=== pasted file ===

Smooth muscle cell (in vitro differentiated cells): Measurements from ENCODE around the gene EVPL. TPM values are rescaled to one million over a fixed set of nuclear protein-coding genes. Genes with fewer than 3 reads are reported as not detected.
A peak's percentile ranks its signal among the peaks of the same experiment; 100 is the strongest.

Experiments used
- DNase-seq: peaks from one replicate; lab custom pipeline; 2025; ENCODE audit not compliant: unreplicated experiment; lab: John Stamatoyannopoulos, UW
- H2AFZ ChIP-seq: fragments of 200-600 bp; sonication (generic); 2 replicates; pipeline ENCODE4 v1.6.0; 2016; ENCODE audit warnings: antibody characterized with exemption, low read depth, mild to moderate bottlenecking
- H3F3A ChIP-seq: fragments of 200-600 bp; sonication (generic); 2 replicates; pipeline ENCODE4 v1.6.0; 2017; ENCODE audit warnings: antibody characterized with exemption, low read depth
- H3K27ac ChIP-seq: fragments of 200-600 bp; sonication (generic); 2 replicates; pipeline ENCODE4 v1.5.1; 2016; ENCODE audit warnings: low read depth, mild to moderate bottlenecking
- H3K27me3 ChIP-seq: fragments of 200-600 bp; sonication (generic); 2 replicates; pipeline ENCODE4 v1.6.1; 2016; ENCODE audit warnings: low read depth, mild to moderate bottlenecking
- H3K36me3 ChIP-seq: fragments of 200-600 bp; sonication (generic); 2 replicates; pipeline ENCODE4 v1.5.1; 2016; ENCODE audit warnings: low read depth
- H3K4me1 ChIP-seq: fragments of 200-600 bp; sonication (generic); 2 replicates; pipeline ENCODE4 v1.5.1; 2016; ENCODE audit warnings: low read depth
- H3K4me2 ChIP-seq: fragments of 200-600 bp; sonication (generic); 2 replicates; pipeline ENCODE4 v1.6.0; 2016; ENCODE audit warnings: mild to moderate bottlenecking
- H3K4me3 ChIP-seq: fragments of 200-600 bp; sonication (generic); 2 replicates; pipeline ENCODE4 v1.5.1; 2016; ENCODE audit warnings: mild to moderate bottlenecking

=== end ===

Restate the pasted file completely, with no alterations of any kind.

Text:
Smooth muscle cell (in vitro differentiated cells): Measurements from ENCODE around the gene EVPL. TPM values are rescaled to one million over a fixed set of nuclear protein-coding genes. Genes with fewer than 3 reads are reported as not detected.
A peak's percentile ranks its signal among the peaks of the same experiment; 100 is the strongest.

Experiments used
- DNase-seq: peaks from one replicate; lab custom pipeline; 2025; ENCODE audit not compliant: unreplicated experiment; lab: John Stamatoyannopoulos, UW
- H2AFZ ChIP-seq: fragments of 200-600 bp; sonication (generic); 2 replicates; pipeline ENCODE4 v1.6.0; 2016; ENCODE audit warnings: antibody characterized with exemption, low read depth, mild to moderate bottlenecking
- H3F3A ChIP-seq: fragments of 200-600 bp; sonication (generic); 2 replicates; pipeline ENCODE4 v1.6.0; 2017; ENCODE audit warnings: antibody characterized with exemption, low read depth
- H3K27ac ChIP-seq: fragments of 200-600 bp; sonication (generic); 2 replicates; pipeline ENCODE4 v1.5.1; 2016; ENCODE audit warnings: low read depth, mild to moderate bottlenecking
- H3K27me3 ChIP-seq: fragments of 200-600 bp; sonication (generic); 2 replicates; pipeline ENCODE4 v1.6.1; 2016; ENCODE audit warnings: low read depth, mild to moderate bottlenecking
- H3K36me3 ChIP-seq: fragments of 200-600 bp; sonication (generic); 2 replicates; pipeline ENCODE4 v1.5.1; 2016; ENCODE audit warnings: low read depth
- H3K4me1 ChIP-seq: fragments of 200-600 bp; sonication (generic); 2 replicates; pipeline ENCODE4 v1.5.1; 2016; ENCODE audit warnings: low read depth
- H3K4me2 ChIP-seq: fragments of 200-600 bp; sonication (generic); 2 replicates; pipeline ENCODE4 v1.6.0; 2016; ENCODE audit warnings: mild to moderate bottlenecking
- H3K4me3 ChIP-seq: fragments of 200-600 bp; sonication (generic); 2 replicates; pipeline ENCODE4 v1.5.1; 2016; ENCODE audit warnings: mild to moderate bottlenecking